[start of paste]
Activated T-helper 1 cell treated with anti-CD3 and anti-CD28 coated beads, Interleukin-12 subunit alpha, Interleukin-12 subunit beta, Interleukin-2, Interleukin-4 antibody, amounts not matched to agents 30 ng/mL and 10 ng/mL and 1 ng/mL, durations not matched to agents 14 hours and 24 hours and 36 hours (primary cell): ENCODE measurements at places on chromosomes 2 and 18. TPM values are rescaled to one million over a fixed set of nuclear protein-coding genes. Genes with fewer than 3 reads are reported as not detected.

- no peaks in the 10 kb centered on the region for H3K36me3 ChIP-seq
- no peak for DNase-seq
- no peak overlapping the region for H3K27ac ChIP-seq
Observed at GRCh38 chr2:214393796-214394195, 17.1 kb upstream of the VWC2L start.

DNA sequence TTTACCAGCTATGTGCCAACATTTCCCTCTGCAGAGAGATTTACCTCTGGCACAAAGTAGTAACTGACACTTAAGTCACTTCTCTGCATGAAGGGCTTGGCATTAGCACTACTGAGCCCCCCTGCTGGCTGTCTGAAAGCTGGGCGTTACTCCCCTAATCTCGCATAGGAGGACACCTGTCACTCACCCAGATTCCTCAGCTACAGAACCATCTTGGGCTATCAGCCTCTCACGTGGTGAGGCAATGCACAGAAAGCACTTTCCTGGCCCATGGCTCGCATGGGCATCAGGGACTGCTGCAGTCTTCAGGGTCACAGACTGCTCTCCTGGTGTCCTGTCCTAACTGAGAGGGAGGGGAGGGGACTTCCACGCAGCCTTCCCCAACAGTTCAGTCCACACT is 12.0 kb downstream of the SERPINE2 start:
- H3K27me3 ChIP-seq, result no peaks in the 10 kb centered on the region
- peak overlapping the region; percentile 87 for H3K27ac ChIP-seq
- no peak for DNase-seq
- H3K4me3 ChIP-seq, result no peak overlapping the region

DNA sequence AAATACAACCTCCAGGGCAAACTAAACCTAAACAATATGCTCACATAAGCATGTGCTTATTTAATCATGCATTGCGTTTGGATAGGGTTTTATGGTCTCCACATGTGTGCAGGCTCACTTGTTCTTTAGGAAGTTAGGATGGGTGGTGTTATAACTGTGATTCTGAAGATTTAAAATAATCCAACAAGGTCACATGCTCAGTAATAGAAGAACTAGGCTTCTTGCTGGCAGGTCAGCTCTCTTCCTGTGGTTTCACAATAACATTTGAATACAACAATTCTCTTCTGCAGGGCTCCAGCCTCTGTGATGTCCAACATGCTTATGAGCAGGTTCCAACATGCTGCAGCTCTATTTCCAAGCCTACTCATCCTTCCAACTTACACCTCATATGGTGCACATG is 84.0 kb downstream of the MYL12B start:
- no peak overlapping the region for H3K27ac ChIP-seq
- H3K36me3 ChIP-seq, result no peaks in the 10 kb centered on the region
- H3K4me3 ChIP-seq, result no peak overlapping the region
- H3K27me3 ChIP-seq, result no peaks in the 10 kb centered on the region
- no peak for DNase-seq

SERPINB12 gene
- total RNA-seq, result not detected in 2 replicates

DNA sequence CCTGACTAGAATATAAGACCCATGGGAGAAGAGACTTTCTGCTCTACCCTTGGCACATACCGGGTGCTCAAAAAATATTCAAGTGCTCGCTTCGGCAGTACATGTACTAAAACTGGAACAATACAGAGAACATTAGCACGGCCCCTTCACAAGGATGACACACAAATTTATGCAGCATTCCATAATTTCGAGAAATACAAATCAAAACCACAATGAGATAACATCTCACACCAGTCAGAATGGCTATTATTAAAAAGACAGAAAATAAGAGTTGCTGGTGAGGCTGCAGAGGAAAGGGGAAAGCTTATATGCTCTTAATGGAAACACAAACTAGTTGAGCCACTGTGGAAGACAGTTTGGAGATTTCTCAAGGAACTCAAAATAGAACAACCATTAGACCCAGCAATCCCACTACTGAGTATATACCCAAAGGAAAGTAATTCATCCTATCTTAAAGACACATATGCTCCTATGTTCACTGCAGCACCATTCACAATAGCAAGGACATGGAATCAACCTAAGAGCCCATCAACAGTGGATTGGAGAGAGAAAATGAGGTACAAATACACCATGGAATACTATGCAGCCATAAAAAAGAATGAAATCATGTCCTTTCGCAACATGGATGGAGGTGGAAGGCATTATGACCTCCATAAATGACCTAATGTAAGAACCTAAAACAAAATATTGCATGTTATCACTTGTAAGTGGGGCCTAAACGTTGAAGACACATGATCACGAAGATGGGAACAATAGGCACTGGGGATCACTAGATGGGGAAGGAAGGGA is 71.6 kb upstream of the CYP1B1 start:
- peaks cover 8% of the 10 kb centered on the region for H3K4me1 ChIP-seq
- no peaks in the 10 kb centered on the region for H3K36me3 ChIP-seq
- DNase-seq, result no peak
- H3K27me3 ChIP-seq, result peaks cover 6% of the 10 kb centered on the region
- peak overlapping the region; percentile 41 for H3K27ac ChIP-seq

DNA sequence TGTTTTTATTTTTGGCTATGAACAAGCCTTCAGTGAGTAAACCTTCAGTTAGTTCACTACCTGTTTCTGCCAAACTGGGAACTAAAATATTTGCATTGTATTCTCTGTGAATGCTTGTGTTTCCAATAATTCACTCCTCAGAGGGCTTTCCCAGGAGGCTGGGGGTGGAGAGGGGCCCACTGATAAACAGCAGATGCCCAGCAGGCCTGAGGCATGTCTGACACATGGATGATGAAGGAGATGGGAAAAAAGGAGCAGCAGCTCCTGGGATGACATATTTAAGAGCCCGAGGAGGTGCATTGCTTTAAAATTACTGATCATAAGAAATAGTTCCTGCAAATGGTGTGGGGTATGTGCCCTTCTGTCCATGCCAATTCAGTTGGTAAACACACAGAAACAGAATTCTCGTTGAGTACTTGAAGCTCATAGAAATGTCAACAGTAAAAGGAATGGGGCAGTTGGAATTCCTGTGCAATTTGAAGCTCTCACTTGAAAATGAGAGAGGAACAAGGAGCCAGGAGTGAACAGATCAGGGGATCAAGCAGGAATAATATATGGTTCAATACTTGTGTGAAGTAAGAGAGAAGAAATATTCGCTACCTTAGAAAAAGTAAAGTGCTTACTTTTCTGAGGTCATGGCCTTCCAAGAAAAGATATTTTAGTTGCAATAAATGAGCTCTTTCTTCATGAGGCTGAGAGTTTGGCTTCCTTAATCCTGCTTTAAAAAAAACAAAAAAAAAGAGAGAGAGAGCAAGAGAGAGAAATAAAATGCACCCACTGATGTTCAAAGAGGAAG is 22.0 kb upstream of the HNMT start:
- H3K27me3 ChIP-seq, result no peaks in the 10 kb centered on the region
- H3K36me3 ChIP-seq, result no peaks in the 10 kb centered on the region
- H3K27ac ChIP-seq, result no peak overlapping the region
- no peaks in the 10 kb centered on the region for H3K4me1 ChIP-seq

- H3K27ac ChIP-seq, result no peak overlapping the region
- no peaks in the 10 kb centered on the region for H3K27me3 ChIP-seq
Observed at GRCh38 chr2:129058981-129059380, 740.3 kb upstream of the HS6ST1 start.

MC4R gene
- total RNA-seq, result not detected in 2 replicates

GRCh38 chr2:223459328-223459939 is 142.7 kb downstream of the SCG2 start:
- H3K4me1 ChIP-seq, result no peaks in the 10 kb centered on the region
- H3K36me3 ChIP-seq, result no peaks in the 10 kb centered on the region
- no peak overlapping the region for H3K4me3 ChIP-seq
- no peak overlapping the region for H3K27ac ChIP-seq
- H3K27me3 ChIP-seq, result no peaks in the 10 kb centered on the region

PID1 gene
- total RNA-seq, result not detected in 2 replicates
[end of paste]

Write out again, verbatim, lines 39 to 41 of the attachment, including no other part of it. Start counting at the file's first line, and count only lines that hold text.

- no peak overlapping the region for H3K27ac ChIP-seq
- H3K27me3 ChIP-seq, result no peaks in the 10 kb centered on the region

PID1 gene